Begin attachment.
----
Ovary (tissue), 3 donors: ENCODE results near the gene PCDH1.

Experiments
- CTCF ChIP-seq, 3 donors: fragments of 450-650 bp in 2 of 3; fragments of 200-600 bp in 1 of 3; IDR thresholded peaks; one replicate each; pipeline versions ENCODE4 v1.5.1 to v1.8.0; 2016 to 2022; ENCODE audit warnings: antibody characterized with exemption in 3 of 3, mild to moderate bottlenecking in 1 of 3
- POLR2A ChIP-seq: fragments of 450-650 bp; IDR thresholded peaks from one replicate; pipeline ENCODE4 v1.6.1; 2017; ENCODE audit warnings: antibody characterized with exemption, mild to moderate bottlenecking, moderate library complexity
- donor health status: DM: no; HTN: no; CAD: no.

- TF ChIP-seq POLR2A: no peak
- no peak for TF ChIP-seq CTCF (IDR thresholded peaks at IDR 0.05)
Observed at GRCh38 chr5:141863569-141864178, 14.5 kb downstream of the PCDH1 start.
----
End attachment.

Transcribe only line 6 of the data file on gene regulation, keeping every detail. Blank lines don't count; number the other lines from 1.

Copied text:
- TF ChIP-seq POLR2A: no peak